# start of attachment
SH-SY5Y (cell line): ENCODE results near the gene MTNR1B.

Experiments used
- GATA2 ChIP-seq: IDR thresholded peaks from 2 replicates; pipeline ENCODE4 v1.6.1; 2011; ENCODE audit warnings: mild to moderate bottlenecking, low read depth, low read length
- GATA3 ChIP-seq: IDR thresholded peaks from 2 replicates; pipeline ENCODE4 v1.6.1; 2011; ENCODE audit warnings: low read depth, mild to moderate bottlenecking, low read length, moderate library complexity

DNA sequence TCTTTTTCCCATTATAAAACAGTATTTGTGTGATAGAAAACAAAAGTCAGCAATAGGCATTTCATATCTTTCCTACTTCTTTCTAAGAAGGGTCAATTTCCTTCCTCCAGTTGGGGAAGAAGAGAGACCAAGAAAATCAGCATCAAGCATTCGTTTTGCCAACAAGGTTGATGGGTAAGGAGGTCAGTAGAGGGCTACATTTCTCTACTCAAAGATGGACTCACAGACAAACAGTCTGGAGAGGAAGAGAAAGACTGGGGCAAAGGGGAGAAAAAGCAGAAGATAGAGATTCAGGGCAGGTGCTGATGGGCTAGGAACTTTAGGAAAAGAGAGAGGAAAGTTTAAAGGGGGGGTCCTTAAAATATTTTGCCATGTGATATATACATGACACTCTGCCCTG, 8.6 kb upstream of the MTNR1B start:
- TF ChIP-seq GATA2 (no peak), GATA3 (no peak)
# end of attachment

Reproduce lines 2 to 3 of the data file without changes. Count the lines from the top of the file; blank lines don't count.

Experiments used
- GATA2 ChIP-seq: IDR thresholded peaks from 2 replicates; pipeline ENCODE4 v1.6.1; 2011; ENCODE audit warnings: mild to moderate bottlenecking, low read depth, low read length